Kathak, derived from the word katha, meaning story, is one of the eight major classical dance styles of India. It was originally performed in temples and gradually moved to the court over time. Artists wear up to two hundred ghunghroos, or bells, around their ankles, which produce a rhythmic, pleasing sound.
Kathak incorporates two distinctive areas, namely the pure dance element, called nritta, and the artistic interpretive element, which also includes mime, called nritya. In order to achieve the highest level of artistry, both a dancer’s body movements and abhinaya, emotive facial expressions, or a type of mime, must be perfectly coordinated. In addition to developing abhinaya, students are taught tiyari, highly skilled technical prowess by way of consistent practice, layakari, a sophisticated comprehension of rhythm, khoobsurti, exquisite beauty and refined grace, and finally nazakat, the aura of subtle delicacy.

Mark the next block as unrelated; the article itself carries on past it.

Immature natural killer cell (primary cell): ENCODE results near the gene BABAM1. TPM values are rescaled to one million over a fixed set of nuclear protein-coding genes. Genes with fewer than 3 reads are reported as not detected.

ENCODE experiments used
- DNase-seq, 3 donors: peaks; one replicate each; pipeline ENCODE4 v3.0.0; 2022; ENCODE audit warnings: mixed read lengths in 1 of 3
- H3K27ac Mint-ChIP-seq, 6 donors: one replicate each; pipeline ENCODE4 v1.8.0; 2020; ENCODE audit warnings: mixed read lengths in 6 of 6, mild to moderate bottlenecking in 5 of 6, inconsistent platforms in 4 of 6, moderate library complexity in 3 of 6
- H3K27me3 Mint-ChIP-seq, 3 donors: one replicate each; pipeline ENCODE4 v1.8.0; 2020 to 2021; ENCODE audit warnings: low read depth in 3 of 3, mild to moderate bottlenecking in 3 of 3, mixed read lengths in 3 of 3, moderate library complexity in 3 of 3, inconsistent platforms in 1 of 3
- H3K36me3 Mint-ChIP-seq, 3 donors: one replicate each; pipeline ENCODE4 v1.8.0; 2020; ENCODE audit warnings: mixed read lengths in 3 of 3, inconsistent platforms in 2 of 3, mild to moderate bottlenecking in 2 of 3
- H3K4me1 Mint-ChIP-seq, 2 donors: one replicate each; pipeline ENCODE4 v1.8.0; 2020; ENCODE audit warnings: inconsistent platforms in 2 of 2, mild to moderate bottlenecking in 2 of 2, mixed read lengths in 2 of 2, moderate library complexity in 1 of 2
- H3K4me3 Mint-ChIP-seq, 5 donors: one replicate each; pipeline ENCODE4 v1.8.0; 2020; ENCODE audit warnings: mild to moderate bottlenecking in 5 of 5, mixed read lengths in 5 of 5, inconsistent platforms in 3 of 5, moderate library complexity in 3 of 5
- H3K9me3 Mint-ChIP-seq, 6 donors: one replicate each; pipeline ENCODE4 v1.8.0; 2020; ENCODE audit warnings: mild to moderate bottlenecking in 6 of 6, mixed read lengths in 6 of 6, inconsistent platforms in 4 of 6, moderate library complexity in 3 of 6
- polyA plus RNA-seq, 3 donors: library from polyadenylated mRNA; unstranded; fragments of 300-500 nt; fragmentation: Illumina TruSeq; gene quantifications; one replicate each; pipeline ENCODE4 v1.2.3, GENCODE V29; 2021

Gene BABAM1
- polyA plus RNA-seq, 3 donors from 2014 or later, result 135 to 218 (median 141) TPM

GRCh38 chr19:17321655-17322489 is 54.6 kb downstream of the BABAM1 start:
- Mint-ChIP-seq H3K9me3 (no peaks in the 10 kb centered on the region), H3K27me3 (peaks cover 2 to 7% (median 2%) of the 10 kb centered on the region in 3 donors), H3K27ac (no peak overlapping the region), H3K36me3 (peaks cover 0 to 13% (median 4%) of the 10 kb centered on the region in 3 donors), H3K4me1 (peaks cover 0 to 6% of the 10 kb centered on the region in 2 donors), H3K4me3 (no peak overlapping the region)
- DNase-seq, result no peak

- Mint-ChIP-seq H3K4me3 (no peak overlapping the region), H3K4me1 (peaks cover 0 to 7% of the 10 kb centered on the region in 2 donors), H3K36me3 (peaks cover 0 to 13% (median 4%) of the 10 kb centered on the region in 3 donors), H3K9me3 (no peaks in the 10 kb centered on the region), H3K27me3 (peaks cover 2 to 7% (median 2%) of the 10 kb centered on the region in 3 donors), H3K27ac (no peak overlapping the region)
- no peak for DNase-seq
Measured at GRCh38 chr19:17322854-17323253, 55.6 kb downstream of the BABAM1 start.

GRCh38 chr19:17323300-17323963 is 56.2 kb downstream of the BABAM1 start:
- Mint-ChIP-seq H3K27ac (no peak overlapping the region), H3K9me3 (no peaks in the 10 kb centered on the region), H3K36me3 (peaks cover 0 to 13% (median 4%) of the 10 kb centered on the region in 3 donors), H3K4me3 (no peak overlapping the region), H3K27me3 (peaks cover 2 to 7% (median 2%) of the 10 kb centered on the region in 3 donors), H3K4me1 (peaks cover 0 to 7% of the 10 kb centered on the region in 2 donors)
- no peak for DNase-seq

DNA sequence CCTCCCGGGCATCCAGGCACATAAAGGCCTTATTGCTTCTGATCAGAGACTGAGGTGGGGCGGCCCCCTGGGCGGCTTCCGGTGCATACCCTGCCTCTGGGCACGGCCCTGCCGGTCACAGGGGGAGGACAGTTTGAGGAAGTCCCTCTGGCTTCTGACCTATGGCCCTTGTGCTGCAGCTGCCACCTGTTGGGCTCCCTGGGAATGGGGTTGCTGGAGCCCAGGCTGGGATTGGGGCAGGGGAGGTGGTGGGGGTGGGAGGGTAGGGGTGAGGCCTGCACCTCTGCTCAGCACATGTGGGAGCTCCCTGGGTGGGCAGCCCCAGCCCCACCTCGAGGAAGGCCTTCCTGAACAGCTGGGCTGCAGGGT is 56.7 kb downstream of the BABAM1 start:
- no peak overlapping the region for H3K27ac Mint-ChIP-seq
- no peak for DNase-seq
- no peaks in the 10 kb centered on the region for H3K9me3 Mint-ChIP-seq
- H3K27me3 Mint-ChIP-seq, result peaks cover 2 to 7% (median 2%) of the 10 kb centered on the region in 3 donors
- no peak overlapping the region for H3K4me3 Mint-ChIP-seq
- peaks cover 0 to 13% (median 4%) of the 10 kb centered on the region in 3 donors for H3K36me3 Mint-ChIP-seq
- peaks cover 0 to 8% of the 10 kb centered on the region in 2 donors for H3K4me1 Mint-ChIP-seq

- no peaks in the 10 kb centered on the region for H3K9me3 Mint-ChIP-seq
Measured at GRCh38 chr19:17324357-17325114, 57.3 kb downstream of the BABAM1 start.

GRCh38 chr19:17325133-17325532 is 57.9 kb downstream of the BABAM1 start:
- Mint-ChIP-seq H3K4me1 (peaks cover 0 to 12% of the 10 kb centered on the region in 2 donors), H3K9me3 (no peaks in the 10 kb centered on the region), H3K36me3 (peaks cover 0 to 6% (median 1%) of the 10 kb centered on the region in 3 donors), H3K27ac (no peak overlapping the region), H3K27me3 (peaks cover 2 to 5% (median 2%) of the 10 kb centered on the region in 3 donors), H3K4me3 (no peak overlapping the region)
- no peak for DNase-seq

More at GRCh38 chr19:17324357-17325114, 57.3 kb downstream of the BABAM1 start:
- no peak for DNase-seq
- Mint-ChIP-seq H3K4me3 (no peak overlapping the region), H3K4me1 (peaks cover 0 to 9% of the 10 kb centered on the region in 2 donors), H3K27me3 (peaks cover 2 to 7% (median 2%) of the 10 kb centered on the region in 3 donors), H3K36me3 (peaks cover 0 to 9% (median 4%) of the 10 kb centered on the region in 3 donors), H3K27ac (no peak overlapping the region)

Students in India and Nepal usually begin taking practical and theoretical dance classes at the age of seven and continue for 10-15 years to become proficient. They must also pass a set of rigid written and practical examinations in order to graduate and become certified in Kathak.
There are three distinct gharanas, or schools, of Kathak. Dancers from Jaipur are renowned for their lightning fast chakkars, or spins, as well as for their rigorous footwork, power, and stamina. This branch of Kathak was heavily influenced by the Mughal rule of India during which the style, language, costumes, content, and execution of the dance were all transformed.
The Lucknow school favors a slower, more delicate approach to the dance and considers facial expression and subtle movements to be of the highest import.
The Benares gharana concentrates more on tabla bols and gives more attention to footwork, or tatkar. Today, many artists have created a fusion of the three styles in order to keep the dance form current and popular with new audiences.
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